Students react to Affordable Care Act

Bill Gregory, an economics major at Wichita State, said he tried to help his mother sign up on the federal health care exchange. 

“But we can’t,” he said. “She makes too much money to get a subsidy, but not enough to afford coverage.”

Other WSU students have many other options available in the current climate of healthcare coverage. 

The portion of uninsured Americans has declined slightly from its peak of 16.3 percent four years ago to 15.4 percent as of last year, according to the U.S. Census Bureau. 

American veterans can receive health care through hospitals operated by the Department of Veterans Affairs. 

About 101 million Americans — close to one-third the nation’s population — are covered either under Medicare (for senior citizens) or Medicaid (for those under the poverty line), according to the Census Bureau. Some WSU students are eligible for one of the programs, including about 160 senior citizens who attend classes at Wichita State under a no-credit, no-tuition offer from the Kansas Board of Regents

The majority of WSU students qualify for a provision in the Affordable Healthcare Act that allows citizens 26 and younger to be covered under their parents’ insurance plans. About two-thirds of WSU’s nearly 15,000 students are younger than 26 and are eligible.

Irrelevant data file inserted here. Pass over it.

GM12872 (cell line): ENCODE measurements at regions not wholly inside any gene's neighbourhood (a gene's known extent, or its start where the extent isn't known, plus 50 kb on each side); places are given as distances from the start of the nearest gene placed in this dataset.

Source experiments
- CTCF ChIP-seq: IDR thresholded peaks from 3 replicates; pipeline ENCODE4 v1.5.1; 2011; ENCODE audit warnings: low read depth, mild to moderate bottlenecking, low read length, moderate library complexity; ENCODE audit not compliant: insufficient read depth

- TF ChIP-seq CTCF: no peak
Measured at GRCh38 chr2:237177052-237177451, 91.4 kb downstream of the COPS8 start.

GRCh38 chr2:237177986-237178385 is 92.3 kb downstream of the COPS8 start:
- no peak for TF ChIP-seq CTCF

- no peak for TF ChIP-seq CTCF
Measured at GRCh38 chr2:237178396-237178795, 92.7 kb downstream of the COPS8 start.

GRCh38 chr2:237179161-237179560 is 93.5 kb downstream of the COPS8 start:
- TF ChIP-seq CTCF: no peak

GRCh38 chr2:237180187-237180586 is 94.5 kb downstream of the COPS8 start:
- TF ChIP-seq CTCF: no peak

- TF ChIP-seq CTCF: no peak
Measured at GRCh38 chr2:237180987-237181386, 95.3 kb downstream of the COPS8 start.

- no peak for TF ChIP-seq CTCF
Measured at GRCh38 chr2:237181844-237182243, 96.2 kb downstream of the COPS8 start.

Some students dislike the Affordable Heathcare Act.

“If it isn’t broken, don’t fix it,” said Abby Lahar, a junior studying Integrated Marketing. “I don’t see any problem with the way it was before.”

The Affordable Care Act offered states federal funds to expand health insurance coverage to the poor through increased eligibility for Medicaid, but Kansas is one of several states that declined to expand Medicaid availability. One hundred thousand more Kansans would have been insured under Medicaid otherwise.

Kansas legislators have recently introduced a bill proposing to sever the state’s ties to the Affordable Care Act and join a Republican-sponsored project called the Health Care Compact, which eight other states have joined.

Other Wichita organizations that offer the aid of health insurance “navigators” to help with insurance applications include GraceMed Health Clinic and Via Christi hospital.